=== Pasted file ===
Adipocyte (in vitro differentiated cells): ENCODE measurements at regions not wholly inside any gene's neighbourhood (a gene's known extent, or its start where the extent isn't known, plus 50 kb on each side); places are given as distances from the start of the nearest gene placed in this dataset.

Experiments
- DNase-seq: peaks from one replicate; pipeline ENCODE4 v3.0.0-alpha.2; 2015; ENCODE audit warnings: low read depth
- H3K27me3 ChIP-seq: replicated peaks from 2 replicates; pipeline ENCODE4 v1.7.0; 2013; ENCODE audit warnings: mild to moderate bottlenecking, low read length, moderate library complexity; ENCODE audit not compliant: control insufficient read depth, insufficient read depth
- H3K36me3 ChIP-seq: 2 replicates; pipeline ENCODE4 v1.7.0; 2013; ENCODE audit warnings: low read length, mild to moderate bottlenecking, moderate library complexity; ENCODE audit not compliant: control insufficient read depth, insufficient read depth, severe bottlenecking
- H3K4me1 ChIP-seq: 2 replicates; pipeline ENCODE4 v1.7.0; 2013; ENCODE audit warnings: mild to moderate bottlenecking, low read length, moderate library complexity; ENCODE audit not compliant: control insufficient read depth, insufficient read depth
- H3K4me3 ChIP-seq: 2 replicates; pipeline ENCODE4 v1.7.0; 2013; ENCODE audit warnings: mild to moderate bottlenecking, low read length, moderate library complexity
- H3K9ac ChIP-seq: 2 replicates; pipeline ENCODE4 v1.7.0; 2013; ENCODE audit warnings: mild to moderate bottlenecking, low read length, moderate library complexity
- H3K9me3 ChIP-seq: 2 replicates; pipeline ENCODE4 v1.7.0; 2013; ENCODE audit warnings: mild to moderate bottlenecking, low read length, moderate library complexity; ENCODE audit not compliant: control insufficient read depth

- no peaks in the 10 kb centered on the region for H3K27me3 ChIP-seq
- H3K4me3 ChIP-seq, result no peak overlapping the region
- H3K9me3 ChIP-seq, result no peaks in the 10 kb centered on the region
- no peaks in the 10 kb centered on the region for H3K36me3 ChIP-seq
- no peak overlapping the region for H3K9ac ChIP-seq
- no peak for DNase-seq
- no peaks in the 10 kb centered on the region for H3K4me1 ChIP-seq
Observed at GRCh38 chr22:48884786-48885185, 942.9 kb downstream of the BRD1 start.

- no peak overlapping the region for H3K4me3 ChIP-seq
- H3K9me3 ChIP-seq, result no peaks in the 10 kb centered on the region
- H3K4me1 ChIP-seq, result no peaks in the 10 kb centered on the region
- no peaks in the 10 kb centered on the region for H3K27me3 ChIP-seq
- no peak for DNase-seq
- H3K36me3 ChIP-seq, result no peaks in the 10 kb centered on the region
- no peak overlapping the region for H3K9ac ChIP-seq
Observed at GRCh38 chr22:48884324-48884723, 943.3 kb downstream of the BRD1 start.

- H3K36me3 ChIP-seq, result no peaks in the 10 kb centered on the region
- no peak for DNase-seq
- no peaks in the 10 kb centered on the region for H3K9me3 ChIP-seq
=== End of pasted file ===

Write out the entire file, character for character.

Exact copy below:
Adipocyte (in vitro differentiated cells): ENCODE measurements at regions not wholly inside any gene's neighbourhood (a gene's known extent, or its start where the extent isn't known, plus 50 kb on each side); places are given as distances from the start of the nearest gene placed in this dataset.

Experiments
- DNase-seq: peaks from one replicate; pipeline ENCODE4 v3.0.0-alpha.2; 2015; ENCODE audit warnings: low read depth
- H3K27me3 ChIP-seq: replicated peaks from 2 replicates; pipeline ENCODE4 v1.7.0; 2013; ENCODE audit warnings: mild to moderate bottlenecking, low read length, moderate library complexity; ENCODE audit not compliant: control insufficient read depth, insufficient read depth
- H3K36me3 ChIP-seq: 2 replicates; pipeline ENCODE4 v1.7.0; 2013; ENCODE audit warnings: low read length, mild to moderate bottlenecking, moderate library complexity; ENCODE audit not compliant: control insufficient read depth, insufficient read depth, severe bottlenecking
- H3K4me1 ChIP-seq: 2 replicates; pipeline ENCODE4 v1.7.0; 2013; ENCODE audit warnings: mild to moderate bottlenecking, low read length, moderate library complexity; ENCODE audit not compliant: control insufficient read depth, insufficient read depth
- H3K4me3 ChIP-seq: 2 replicates; pipeline ENCODE4 v1.7.0; 2013; ENCODE audit warnings: mild to moderate bottlenecking, low read length, moderate library complexity
- H3K9ac ChIP-seq: 2 replicates; pipeline ENCODE4 v1.7.0; 2013; ENCODE audit warnings: mild to moderate bottlenecking, low read length, moderate library complexity
- H3K9me3 ChIP-seq: 2 replicates; pipeline ENCODE4 v1.7.0; 2013; ENCODE audit warnings: mild to moderate bottlenecking, low read length, moderate library complexity; ENCODE audit not compliant: control insufficient read depth

- no peaks in the 10 kb centered on the region for H3K27me3 ChIP-seq
- H3K4me3 ChIP-seq, result no peak overlapping the region
- H3K9me3 ChIP-seq, result no peaks in the 10 kb centered on the region
- no peaks in the 10 kb centered on the region for H3K36me3 ChIP-seq
- no peak overlapping the region for H3K9ac ChIP-seq
- no peak for DNase-seq
- no peaks in the 10 kb centered on the region for H3K4me1 ChIP-seq
Observed at GRCh38 chr22:48884786-48885185, 942.9 kb downstream of the BRD1 start.

- no peak overlapping the region for H3K4me3 ChIP-seq
- H3K9me3 ChIP-seq, result no peaks in the 10 kb centered on the region
- H3K4me1 ChIP-seq, result no peaks in the 10 kb centered on the region
- no peaks in the 10 kb centered on the region for H3K27me3 ChIP-seq
- no peak for DNase-seq
- H3K36me3 ChIP-seq, result no peaks in the 10 kb centered on the region
- no peak overlapping the region for H3K9ac ChIP-seq
Observed at GRCh38 chr22:48884324-48884723, 943.3 kb downstream of the BRD1 start.

- H3K36me3 ChIP-seq, result no peaks in the 10 kb centered on the region
- no peak for DNase-seq
- no peaks in the 10 kb centered on the region for H3K9me3 ChIP-seq